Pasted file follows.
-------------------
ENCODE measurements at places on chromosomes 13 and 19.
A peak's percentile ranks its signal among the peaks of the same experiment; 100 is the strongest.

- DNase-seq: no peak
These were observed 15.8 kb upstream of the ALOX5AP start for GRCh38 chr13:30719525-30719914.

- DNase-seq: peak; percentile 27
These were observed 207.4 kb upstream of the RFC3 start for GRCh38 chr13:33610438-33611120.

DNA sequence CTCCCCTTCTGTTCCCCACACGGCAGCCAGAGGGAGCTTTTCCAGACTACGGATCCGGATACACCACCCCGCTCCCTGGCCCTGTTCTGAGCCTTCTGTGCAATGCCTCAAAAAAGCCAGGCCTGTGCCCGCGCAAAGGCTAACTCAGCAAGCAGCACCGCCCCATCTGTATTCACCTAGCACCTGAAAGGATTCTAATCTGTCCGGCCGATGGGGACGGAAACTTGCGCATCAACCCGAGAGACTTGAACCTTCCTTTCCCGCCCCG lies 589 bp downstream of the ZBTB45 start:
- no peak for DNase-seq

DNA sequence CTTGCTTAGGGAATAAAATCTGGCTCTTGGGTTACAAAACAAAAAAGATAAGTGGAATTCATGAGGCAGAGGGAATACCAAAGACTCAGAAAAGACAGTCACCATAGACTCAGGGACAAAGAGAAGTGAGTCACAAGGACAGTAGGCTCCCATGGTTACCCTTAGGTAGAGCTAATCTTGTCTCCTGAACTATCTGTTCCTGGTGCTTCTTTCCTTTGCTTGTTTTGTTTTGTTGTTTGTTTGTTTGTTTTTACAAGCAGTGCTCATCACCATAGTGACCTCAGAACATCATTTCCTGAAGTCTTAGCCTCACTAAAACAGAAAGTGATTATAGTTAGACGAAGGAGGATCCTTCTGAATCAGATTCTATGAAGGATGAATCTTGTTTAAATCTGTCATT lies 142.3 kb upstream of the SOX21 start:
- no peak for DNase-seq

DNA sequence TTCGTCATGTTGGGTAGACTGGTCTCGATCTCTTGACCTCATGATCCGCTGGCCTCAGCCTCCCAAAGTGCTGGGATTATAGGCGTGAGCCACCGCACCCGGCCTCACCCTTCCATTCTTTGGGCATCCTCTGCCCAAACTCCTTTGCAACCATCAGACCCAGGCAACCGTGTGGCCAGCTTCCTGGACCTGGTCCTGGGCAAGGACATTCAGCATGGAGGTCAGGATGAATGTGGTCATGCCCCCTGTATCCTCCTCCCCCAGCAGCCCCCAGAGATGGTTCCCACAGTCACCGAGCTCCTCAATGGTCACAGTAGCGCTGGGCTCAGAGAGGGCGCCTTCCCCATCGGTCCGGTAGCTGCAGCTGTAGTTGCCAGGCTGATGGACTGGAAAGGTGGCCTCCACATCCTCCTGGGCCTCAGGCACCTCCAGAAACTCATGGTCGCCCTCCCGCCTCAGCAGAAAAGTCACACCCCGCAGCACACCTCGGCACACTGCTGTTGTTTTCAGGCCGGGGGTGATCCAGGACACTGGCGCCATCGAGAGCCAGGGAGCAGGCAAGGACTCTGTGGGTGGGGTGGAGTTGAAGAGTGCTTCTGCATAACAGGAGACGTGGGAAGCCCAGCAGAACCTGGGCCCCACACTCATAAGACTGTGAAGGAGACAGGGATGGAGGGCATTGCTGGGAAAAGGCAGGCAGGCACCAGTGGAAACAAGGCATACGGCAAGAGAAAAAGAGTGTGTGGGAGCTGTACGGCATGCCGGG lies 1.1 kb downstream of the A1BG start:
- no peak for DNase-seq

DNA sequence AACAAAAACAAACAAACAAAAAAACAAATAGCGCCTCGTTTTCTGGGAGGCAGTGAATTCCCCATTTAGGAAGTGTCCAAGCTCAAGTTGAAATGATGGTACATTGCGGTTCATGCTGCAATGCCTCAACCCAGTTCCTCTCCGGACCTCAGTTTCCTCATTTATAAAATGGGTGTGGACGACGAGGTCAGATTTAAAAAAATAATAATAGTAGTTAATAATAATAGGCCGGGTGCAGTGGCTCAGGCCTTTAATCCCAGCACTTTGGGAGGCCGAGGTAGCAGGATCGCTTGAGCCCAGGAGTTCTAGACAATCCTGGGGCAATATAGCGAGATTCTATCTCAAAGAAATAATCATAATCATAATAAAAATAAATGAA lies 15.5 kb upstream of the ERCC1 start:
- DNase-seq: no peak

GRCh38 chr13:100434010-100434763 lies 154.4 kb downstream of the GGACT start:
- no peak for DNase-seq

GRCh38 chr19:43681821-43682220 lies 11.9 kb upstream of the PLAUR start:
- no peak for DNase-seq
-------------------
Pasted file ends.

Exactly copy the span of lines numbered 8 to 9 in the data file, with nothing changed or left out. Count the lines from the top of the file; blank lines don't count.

- no peak for DNase-seq

DNA sequence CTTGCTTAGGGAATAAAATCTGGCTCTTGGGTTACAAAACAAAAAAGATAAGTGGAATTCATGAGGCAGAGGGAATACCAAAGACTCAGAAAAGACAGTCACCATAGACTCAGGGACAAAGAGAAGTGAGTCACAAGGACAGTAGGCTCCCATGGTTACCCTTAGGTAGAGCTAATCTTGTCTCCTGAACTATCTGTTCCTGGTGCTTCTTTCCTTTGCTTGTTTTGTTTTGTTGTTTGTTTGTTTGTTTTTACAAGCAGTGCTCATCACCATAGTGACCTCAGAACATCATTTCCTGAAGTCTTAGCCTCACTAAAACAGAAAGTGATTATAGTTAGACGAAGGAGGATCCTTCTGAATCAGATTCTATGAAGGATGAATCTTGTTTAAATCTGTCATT lies 142.3 kb upstream of the SOX21 start: